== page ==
Telecommunication/ICT devices that do not comply with a country’s applicable national conformity processes and regulatory requirements or other applicable legal requirements should be considered unauthorized for sale and/or activation on telecommunication networks of that country.
The global number of stolen phones, counterfeit phones and illegal imports is increasing drastically. For the same reason awareness of this distressing situation grows within the worldwide Regulators’ domain. Considering the enormous and various impact within all the stakeholders as well as country specific situations, there is no “best solution, one size fits all”. It requisites thorough investigation case by case, gathering information on the current footprint as well as the targeted future goals.
Implementing a central solution like CEIR (MDMS, DIRBS etc.) would decrease the number of trading stolen, illegal and counterfeit phones and in short-term would result in public safety and awareness by registering and checking the status of mobile phones.
One of many effective solutions that introducing IMEI blacklisting will enhance is that it discourages mobile theft worldwide. This can only be effective beyond borders when global coverage is in place. Not participating as a country will pave the way for criminals and terrorists.
A call detail record (CDR) is a data record produced by a telephone exchange or other telecommunications equipment that documents the details of a telephone call or other telecommunications transaction (e.g., text message) that passes through that facility or device. The record contains various attributes of the call, such as time, duration, completion status, source number, and destination number. It is the automated equivalent of the paper toll tickets that were written and timed by operators for long-distance calls in a manual telephone exchange.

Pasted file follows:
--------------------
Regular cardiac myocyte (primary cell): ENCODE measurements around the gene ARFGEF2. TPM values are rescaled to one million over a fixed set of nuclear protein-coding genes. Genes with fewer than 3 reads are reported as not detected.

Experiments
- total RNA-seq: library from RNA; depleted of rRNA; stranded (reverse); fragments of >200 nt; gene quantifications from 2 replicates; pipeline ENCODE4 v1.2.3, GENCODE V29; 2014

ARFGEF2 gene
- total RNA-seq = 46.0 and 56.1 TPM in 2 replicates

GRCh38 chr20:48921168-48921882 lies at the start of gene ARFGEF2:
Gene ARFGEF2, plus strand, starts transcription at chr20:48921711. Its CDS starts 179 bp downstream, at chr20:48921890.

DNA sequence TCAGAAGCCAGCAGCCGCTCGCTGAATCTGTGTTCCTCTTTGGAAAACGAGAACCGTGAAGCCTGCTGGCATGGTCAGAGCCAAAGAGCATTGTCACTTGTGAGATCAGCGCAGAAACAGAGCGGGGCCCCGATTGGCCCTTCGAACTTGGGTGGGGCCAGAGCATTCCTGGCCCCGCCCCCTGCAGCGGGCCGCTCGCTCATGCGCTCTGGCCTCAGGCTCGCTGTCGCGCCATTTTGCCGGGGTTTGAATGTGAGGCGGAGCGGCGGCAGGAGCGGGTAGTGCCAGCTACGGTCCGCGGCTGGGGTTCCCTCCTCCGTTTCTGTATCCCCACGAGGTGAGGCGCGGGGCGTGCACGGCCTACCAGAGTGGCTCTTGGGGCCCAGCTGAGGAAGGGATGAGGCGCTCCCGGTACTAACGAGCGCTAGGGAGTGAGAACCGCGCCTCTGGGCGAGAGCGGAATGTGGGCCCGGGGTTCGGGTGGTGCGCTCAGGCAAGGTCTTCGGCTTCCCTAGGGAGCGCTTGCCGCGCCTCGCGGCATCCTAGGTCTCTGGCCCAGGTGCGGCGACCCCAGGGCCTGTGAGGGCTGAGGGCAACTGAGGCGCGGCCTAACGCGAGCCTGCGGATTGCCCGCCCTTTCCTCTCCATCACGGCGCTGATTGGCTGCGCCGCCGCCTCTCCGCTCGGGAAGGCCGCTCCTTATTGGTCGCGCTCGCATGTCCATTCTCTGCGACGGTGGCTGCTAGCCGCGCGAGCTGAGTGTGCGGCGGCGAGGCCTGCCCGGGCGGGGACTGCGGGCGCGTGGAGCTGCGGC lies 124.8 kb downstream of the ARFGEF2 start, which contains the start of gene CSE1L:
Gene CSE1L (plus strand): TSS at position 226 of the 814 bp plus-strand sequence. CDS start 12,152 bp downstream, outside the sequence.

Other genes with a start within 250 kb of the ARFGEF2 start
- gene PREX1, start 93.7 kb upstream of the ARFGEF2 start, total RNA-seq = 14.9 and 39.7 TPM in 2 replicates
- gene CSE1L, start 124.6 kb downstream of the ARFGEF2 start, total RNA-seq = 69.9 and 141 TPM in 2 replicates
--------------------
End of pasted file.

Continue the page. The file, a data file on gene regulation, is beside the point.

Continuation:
CDRs can also include SMS messaging metadata and any other official communications transmission. However, the contents of the messages/calls are not revealed through the CDR. The call detail record simply shows that the calls or messages took place, and measures basic call properties.
Artificial intelligence in healthcare is an overarching term used to describe the utilization of machine-learning algorithms and software, or artificial intelligence (AI), to emulate human cognition in the analysis, interpretation, and comprehension of complicated medical and healthcare data. Specifically, AI is the ability of computer algorithms to approximate conclusions based solely on input data.
What distinguishes AI technology from traditional technologies in health care is the ability to gather data, process it and give a well-defined output to the end-user. AI does this through machine learning algorithms and deep learning. These algorithms can recognize patterns in behavior and create their own logic. To gain useful insights and predictions, machine learning models must be trained using extensive amounts of input data. AI algorithms behave differently from humans in two ways: (1) algorithms are literal: once a goal is set, the algorithm learns exclusively from the input data and can only understand what it has been programmed to do, (2) and some deep learning algorithms are black boxes; algorithms can predict with extreme precision, but offer little to no comprehensible explanation to the logic behind its decisions aside from the data and type of algorithm used.
The primary aim of health-related AI applications is to analyze relationships between prevention or treatment techniques and patient outcomes. AI programs are applied to practices such as diagnosis processes, treatment protocol development, drug development, personalized medicine, and patient monitoring and care. AI algorithms can also be used to analyze large amounts of data through electronic health records for disease prevention and diagnosis.